Researchers from King's College London and the Wellcome Trust Sanger Institute have for the first time demonstrated a direct link between the Wbp2 gene and progressive hearing loss.
The scientists found that loss of Wbp2 expression led to progressive high-frequency hearing loss in mice as well as in two clinical cases of children with deafness with no other obvious features. This study, published in EMBO Molecular Medicine, opens up the Wbp2 pathway as a new route to therapeutic approaches that more specifically target the inner ear.
These findings also indicate that hearing impairment is linked to hormonal signalling, rather than hair cell degeneration. Wbp2 is known to be a transcriptional co-activator for estrogen receptor Esr1 and progesterone receptor Pgr. The loss of Wbp2 causes not only progressive high frequency hearing loss, but also results in reduced expression of Esr1, Esr2 and Pgr in the cochlea - a part of the inner ear.
Understanding the estrogen-sensitive molecular networks specific to hearing offers an unprecedented new target for the control of the estrogen signalling pathway in the auditory system that could prevent or reverse progressive hearing loss.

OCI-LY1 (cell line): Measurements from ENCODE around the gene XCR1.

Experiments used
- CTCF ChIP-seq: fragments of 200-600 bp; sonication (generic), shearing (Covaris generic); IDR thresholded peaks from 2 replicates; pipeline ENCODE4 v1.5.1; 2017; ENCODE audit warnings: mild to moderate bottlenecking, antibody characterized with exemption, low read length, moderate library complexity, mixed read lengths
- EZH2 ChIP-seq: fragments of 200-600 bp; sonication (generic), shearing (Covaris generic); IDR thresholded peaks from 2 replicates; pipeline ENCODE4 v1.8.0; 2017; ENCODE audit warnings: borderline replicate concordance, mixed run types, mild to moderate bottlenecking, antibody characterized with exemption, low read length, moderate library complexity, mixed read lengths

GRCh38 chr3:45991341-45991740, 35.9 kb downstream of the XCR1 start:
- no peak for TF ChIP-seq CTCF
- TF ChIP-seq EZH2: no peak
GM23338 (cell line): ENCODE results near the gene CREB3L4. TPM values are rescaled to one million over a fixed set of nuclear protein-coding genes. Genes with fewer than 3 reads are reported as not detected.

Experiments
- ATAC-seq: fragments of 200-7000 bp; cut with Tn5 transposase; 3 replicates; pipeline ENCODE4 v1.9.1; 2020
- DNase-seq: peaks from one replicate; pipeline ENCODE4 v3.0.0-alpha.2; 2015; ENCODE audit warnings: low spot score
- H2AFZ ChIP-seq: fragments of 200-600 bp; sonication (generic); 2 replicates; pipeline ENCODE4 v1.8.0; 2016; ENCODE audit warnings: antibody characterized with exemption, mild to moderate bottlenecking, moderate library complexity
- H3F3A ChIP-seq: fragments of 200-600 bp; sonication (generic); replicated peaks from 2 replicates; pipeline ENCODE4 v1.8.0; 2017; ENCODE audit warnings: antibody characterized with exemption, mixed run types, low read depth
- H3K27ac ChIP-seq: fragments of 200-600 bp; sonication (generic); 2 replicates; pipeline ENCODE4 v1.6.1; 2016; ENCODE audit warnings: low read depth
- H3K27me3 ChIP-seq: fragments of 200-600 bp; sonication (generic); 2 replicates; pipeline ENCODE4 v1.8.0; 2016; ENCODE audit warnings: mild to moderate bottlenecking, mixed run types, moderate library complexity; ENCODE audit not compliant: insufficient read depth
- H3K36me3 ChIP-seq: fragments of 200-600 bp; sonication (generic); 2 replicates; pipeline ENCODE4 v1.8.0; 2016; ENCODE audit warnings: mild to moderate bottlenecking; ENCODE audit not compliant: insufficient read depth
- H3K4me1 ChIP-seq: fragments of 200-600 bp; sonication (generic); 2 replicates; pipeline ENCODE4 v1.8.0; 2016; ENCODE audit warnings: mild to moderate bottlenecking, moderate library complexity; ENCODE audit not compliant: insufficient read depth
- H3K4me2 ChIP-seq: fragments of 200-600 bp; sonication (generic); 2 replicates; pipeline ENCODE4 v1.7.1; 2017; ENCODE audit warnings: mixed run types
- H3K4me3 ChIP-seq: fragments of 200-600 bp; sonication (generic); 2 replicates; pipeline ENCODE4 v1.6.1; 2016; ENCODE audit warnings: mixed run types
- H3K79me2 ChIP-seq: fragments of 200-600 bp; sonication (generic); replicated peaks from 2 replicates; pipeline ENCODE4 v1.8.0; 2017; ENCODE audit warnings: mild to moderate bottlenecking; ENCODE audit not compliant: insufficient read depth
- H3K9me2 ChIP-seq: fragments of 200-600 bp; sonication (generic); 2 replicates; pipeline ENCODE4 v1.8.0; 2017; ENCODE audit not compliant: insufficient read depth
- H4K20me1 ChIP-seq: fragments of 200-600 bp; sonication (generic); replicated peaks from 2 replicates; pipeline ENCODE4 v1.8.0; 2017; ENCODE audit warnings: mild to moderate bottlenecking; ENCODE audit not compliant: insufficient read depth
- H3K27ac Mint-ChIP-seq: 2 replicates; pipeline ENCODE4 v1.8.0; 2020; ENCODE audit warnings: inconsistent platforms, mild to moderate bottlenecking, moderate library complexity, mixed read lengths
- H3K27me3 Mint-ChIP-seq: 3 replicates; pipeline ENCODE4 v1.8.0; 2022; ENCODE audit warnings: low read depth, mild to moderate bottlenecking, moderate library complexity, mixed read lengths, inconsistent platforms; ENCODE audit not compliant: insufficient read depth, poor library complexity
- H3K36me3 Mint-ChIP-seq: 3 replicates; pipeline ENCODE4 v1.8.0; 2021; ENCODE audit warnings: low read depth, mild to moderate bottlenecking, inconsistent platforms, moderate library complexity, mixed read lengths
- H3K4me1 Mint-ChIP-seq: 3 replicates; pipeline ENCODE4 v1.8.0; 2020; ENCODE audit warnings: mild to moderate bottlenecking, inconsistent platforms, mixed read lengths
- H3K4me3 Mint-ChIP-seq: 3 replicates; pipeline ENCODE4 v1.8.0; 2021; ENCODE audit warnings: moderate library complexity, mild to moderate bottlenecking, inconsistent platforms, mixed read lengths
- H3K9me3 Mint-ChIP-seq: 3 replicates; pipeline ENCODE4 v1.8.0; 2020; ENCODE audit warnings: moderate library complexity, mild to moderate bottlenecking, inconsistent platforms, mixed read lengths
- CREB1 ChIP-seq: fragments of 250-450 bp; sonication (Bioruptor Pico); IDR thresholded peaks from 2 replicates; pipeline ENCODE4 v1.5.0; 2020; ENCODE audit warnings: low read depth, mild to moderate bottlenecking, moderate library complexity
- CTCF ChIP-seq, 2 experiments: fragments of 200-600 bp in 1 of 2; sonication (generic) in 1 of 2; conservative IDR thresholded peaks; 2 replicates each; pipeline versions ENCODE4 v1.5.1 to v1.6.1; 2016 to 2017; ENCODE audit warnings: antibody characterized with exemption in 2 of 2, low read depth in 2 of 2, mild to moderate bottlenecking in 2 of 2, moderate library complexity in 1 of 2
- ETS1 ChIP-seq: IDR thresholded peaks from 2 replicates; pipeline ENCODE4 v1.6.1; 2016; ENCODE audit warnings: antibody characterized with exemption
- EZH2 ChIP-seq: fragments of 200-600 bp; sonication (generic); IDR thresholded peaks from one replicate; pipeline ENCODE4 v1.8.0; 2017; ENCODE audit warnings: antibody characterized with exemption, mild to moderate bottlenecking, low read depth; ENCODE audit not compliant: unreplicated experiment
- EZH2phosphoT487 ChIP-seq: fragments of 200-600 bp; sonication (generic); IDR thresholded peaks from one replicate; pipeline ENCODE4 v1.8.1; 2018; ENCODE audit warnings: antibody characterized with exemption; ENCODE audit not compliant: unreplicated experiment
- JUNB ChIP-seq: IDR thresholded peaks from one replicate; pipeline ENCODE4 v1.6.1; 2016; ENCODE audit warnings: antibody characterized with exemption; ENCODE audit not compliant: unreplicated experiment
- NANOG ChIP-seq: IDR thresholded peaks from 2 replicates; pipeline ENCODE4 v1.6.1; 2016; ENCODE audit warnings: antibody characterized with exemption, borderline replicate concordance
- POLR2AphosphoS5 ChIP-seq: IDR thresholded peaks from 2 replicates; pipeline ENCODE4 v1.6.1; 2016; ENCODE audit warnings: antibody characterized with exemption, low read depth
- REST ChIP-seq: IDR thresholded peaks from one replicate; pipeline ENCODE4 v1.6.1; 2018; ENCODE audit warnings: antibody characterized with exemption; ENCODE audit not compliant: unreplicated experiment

Professor Karen Steel, senior author of the study, from the Institute of Psychiatry, Psychology & Neuroscience (IoPPN) at King's College London, said: 'Our study demonstrates that hearing thresholds are normal in young Wbp2 mutant mice, but are raised at high frequencies by four weeks of age.
'More importantly, we also demonstrate that Wbp2 is crucial for hearing in humans. We found two children affected by severe to profound deafness, each carrying two variants of the Wbp2 gene.'
Progressive hearing loss is very common, yet little is known about its molecular mechanisms. As a result, targets for medical therapies have been lacking. It has been known that estrogen signalling protects against noise-induced hearing loss. However, estrogen-based therapies have not been generally considered for hearing impairment due to their widespread effects.
Wbp2 was found to be involved in progressive hearing loss during a large-scale screen for hearing defects in newly-generated targeted mouse mutants. The finding of a new gene involved in human deafness following the initial discovery of its role in the mouse also emphasizes the value of mouse genetics research for better understanding human disease.